Items in AFP with MESH term: Trichomonas Vaginitis

CDC Releases 2002 Guidelines for Treating STDs: Part I. Diseases Characterized by Vaginal Discharge and PID - Practice Guidelines


Diagnosis of Vaginitis - Article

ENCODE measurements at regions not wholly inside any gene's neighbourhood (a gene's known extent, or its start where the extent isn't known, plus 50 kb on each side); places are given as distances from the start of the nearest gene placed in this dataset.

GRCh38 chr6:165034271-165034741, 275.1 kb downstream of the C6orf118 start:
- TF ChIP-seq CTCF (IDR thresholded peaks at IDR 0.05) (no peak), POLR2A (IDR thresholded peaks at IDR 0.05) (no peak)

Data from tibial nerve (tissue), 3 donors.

ABSTRACT: Vaginitis is the most common gynecologic diagnosis in the primary care setting. In approximately 90 percent of affected women, this condition occurs secondary to bacterial vaginosis, vulvovaginal candidiasis or trichomoniasis. Vaginitis develops when the vaginal flora has been altered by introduction of a pathogen or by changes in the vaginal environment that allow pathogens to proliferate. The evaluation of vaginitis requires a directed history and physical examination, with focus on the site of involvement and the characteristics of the vaginal discharge. The laboratory evaluation includes microscopic examination of a saline wet-mount preparation and a potassium hydroxide preparation, a litmus test for the pH of vaginal secretions and a "whiff" test. Metronidazole is the primary treatment for bacterial vaginosis and trichomoniasis. Topical antifungal agents are the first-line treatments for candidal vaginitis.



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